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Light in Darkness: A Spotlight on JBVC Vancouver​

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Tommy Chu stands patiently on the conference-room stage, watching as a group of people, tapping their mobility canes against the tiles, trickle in.  They joyfully greet one another as volunteers guide them to their seats. Chu smiles broadly. It’s going to be packed.

Chu, in his buttoned up short-sleeve dress shirt, scans the room.  He brings his wristwatch close to his face to check the time.  “We should start soon,” he whispers to his technical assistant, Denis Ng, who hurries to the laptop next to the large projector screen against the wall of the stage. 


As the background music fades and lights are dimmed as the program begins Chu holds the microphone.  “Welcome, everyone, to JBVC Vancouver’s five-year anniversary celebration!”

Applause and joyful cheers fill the air-conditioned room as Chu and others on the stage raise their arms and smile.

Chu has been a ministry assistant for the Joy Beyond Vision Community fellowship in Vancouver since 2018.  Founded in Toronto in 2006 by Pastor Danny Leung, who is totally blind, JBVC has been helping visually impaired people (also called VIPs) on their daily living and guiding them to God.  Chu joined as a volunteer when Leung expanded this Christian fellowship to Vancouver in 2018.

“I have to laugh—not in mockery, but with thanks—when retracing my journey of joining JBVC, because of God’s miracles in my life,” Chu says.

Chu’s journey towards membership with JBVC was a rocky one. Born in Hong Kong, Chu studied economics at the University of Toronto, then went on to become an accountant and businessman. The business was a failure, as was his marriage.  Even though Chu wasn’t religious, he and his pregnant wife attended marriage counselling with a pastor to try to salvage the relationship. That failed, too.  However, Chu converted to Christianity after hearing a sermon from a renowned preacher from Hong Kong who visited Vancouver, seeking a solution to his troubles.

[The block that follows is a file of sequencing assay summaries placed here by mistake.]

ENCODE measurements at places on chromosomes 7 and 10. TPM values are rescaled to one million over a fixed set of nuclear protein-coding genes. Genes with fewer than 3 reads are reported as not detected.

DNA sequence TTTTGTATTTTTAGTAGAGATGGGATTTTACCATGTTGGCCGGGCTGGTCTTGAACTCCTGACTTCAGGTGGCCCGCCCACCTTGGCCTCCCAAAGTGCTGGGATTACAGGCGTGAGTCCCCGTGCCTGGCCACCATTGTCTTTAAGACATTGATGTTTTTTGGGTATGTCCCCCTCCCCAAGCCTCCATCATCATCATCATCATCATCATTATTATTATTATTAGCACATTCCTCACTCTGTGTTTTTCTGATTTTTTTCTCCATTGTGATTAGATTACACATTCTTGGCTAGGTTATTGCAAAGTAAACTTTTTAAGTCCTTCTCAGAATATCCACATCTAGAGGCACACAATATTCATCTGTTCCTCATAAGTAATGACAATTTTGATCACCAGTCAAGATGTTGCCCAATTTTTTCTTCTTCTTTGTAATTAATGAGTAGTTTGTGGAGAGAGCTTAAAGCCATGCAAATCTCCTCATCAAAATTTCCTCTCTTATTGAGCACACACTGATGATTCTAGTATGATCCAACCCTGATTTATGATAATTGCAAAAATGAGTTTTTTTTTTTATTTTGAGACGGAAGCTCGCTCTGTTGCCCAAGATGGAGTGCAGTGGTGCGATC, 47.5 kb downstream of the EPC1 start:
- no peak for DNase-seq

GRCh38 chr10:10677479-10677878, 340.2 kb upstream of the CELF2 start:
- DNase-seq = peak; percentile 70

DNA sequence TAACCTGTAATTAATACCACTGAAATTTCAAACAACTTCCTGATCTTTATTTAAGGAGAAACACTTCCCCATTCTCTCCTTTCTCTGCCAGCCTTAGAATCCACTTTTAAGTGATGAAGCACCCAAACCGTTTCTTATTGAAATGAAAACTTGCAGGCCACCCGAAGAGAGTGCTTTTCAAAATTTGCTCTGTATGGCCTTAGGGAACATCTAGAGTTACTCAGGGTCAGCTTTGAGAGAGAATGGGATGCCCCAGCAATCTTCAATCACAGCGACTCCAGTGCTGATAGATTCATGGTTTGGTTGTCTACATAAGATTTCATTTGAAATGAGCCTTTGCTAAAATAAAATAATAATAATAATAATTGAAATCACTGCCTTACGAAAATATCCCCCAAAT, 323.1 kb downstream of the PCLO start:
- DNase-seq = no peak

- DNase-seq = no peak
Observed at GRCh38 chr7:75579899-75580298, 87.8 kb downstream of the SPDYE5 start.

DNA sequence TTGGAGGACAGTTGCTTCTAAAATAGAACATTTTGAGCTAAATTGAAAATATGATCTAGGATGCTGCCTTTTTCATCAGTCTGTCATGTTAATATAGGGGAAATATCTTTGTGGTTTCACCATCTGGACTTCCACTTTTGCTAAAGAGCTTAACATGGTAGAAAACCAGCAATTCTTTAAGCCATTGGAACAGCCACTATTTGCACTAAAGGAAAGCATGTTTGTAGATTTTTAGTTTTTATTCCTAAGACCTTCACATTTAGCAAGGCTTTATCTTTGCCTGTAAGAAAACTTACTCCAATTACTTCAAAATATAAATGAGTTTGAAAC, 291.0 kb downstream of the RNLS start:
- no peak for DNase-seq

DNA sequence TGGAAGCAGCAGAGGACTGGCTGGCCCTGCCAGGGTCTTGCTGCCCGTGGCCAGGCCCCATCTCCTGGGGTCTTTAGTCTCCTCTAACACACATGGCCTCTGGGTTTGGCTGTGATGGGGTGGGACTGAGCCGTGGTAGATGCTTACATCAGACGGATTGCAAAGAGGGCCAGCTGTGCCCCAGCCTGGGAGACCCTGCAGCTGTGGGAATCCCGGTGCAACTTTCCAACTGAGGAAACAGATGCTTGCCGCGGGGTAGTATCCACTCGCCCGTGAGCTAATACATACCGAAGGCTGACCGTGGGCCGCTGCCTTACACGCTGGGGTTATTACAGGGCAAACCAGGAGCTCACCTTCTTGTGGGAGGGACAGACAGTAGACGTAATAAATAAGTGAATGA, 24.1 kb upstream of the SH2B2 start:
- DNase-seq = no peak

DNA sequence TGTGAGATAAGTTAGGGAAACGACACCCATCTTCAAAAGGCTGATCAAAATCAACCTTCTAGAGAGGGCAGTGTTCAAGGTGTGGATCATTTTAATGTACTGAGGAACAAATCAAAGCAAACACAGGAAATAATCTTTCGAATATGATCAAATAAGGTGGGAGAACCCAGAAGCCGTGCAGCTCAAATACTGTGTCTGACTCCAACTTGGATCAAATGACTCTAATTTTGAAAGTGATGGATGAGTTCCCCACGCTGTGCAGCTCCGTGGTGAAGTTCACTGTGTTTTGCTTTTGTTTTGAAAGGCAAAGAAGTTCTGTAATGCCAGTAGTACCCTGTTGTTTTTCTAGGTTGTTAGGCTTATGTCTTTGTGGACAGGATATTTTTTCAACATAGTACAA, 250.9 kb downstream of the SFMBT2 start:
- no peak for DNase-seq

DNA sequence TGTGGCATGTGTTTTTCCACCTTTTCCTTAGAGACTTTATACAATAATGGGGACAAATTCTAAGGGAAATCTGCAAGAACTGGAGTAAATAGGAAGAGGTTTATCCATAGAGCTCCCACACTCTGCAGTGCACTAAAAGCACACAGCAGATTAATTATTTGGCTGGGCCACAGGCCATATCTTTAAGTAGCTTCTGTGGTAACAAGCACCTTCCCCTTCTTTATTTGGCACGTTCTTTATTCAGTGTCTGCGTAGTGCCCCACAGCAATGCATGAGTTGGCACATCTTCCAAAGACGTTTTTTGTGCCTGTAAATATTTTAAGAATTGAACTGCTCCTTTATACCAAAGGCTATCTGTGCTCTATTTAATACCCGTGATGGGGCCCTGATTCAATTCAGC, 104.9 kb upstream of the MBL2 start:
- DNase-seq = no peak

Chu worked odd jobs to sustain financially and to pay child support.  However, he developed retinitis pigmentosa from two car crashes seven years ago.  Doctors predicted he would become totally blind.  The diagnosis left Chu jobless and discouraged.

Needing a job to survive, Chu attended a job fair in downtown Vancouver in early 2018.  However, he got lost while returning home from the event because of his poor night vision.  This prompted Chu to request for a mobility cane from the Canadian National Institute for the Blind for safer commuting. 

Chu joined JBVC as a volunteer after a CNIB employee there introduced him to Pastor Danny Leung.  “Joining JBVC has been life-changing,” Chu says. 

As Chu gradually becomes a full-time ministry assistant, JBVC Vancouver’s membership has grown from 10 to 60 in these five years.   Initially, Chu helped the members—who are mostly seniors with limited technological expertise—to log on Zoom to join the jointed monthly gathering with the Toronto district.  He also cared for them with regular phone calls.